Act I

Act II

From the Newcastle Playhouse production, 1983. Provided for posterity with agreement of Eric's Estate. Please see homepage for more details.

The story of the show

Tyne Dock born Dame Catherine Cookson was one of the most prolific and loved popular novelists of the 20th century. Her 104 stories are usually set in the region, often in the 19th or earlier 20th century, and typically feature the struggle of a feisty young female of low birth, illegitimacy or other disadvantages against apparently insurmountable situations. Common Cookson themes are extremeties of class divide, awful working conditions, prejudice to outsiders, rapid fortune reversal and especially that even the heroines, like Katie, are never entirely 'good'.

Many of the themes were drawn from Cookson's own long life which included domestic servitude and, like Katie's, spanned nearly a century. Indeed this is one of Cookson's longest novels, as well as being one of the earliest and the one Cookson apparently most hoped to see filmed. It never was (though many of her other novels have been, and some made into straight plays). However this is the only one, as far as we know, to have been adapted into a stage musical, and that adaptation premiered appropriately enough in Newcastle in 1983, music and lyrics by Eric.

Cookson, as well as selling over 100 million copies of her novels in her lifetime making her Britain's most popular novelist, was the most-borrowed author in the country's public libraries until very recently. And it was Eric's wife Lena's borrowing Katie Mulholland from Sunderland Central Library that led to the whole project.

The early 1980s were halcyon times for UK arts subsidy. Tyne & Wear County Council, the Arts Council of Great Britain and Northern Arts together sponsored a cultural Newcastle Festival every autumn (this Festival also being responsible for the 1970s Geordierama shows - see elsewhere on the website). As 1983's Festival was being planned the County Council decided they wanted a theatrical centrepiece and commissioned Eric and BBC producer Roger Burgess to write a locally-themed musical. As Eric pondered what they would write about, Lena mentioned the novel she was reading. It was the first time she'd read a Cookson, having wrongly supposed her a Barbara Cartland-esque sentimentalist, but had been impressed at the clever complexity of 'Katie' and surprised at how dark the story was.

Is she just a girl from a book?

Cookson's 1966 novel is fairly epic, spanning 85 years of multi-generational hatred and revenge between two families, the poor Mulhollands of Jarrow and the aristocratic mine-owning Rosiers, their histories destined to be forever intertwined. Opening in the 1860s as mining declined and shipbuilding thrived along the banks of the Tyne, Katie is an improbably cheerful scullery maid for the Rosiers when the inevitable evil son forcibly deflowers and impregnates her. Themes include stigma of illegitimacy, homoerotic attraction, accidental incest, terrible working conditions and the Chartist movement, religious hypocrisy, prostitution and the hostility towards immigrants, however kindly they may be. Similar to Cookson's own life, Katie Mulholland is the story of a strong woman with lowly prospects breaking free of a patriarchal society to make her fortune. "This might make a good musical," Lena told Eric, "though it's very complicated".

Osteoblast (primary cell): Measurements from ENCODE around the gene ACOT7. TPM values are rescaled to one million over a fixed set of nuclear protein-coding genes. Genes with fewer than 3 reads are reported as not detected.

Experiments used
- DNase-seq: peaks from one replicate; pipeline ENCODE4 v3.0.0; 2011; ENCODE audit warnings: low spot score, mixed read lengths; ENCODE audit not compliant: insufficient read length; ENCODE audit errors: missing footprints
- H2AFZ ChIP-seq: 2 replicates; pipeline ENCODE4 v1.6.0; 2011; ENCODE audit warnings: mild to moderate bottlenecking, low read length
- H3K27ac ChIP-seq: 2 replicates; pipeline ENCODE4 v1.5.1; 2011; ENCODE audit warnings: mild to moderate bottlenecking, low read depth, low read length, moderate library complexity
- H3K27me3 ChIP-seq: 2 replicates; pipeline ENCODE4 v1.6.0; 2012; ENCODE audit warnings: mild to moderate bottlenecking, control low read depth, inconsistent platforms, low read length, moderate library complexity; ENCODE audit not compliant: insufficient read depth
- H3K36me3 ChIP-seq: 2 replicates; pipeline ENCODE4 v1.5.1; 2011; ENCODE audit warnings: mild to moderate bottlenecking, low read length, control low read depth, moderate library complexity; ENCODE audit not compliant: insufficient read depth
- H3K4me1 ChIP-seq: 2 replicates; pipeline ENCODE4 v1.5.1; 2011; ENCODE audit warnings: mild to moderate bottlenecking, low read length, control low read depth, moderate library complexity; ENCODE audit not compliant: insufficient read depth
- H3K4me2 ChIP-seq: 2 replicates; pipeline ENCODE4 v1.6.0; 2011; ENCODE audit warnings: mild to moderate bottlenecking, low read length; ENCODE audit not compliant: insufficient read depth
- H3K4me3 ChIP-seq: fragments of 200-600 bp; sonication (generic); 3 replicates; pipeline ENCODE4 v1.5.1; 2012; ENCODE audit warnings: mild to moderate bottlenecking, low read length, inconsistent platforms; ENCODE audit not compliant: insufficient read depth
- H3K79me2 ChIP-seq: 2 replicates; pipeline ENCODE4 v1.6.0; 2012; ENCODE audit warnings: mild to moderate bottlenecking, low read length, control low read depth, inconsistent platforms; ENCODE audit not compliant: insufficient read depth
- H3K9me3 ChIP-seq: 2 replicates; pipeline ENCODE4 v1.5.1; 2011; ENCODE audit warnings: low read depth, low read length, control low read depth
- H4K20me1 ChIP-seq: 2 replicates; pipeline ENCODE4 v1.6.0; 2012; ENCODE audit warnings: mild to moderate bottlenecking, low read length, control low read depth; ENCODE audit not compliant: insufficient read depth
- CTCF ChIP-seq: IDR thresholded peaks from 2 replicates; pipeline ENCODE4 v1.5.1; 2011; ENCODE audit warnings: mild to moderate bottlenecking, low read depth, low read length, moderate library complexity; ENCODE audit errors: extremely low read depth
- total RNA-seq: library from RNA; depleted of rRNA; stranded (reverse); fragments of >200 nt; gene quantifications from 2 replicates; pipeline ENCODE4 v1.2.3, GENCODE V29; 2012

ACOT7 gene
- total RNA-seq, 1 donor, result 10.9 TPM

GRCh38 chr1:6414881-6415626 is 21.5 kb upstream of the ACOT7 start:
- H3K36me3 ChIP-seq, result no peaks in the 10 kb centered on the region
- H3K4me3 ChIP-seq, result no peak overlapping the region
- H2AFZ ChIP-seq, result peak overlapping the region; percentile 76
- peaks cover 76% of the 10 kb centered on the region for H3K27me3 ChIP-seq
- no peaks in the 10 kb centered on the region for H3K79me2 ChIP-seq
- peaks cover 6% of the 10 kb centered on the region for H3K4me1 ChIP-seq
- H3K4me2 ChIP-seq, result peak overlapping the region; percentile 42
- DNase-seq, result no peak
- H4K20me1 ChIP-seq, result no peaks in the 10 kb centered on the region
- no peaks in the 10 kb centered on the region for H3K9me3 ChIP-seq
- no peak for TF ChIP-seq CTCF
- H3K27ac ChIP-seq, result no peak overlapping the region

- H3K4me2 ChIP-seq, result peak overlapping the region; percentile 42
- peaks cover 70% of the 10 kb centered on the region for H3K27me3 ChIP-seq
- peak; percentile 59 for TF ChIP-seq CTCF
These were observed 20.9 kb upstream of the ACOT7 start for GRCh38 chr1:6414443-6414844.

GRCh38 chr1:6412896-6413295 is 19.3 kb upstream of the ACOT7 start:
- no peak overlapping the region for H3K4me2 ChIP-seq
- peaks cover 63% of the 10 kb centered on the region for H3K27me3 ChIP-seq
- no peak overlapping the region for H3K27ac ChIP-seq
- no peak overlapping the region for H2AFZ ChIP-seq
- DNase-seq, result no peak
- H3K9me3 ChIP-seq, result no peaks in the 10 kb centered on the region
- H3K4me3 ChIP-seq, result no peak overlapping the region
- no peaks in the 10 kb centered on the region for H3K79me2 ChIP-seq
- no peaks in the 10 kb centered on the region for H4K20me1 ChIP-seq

(Photo: Catherine Cookson, apparently returning from another honorary degree ceremony, shares a Metro car with some friends - part of a 1996 mural of local celebrities by Robert Olley at Monument Station, Newcastle)

Eric and Roger made a nerve-wracking visit to the then 77-year-old Cookson's Corbridge home to obtain permission to adapt her story. It wasn't the first time this had happened (her 'Mallen' books had already been televised) but it was the first staging of any type. And the most difficult task was to cut 750 pages down to two hours of stage time. Indeed the relationship structure in the novel is so complicated (adopted babies with new identities, characters with identical names, progeny of incest, that sort of thing) a five-generation family tree had to be painstakingly drawn to try and unravel it all. Indeed one of the first songs Eric wrote was 'The Genealogy Song', to be sung near the end by the newly acquainted female Mulholland and male Rosier descendants as they tried to fathom how exactly they were related to each other. This inevitably Gilbertian patter song was sadly cut even before the Version I recording (see below) and as such is unfortunately probably lost.

Nothing's the same any more

Plenty of artistic licence was inevitably be taken. Numerous characters had to go, including quite major ones, such as Theresa Rosier and the sub-plot of her lifelong homoerotic attraction to Katie. Perhaps this was regarded too progressive for a 1983 musical, though Cookson had not thought it too progressive for her 1966 novel, and one hopes if Katie Mulholland were re-adapted this character would not be excised. In any event, the libretto (Version I) concentrated on the start and end of the novel, with the ending changed entirely in the interests of simplicity. Roger's script was in the style of the BBC's Sunday teatime classic novel serialisations popular at the time, and Eric had written 17 new songs, including some of his most musically complex work. He'd also expanded his existing song about the Newcastle Hoppings Fair, 'Jenny Was There', into a three-part musical fairground sequence, to open the second act, the names fortuitously having the same number of syllables. From that point the song became 'Katie Was There' even outside of the musical.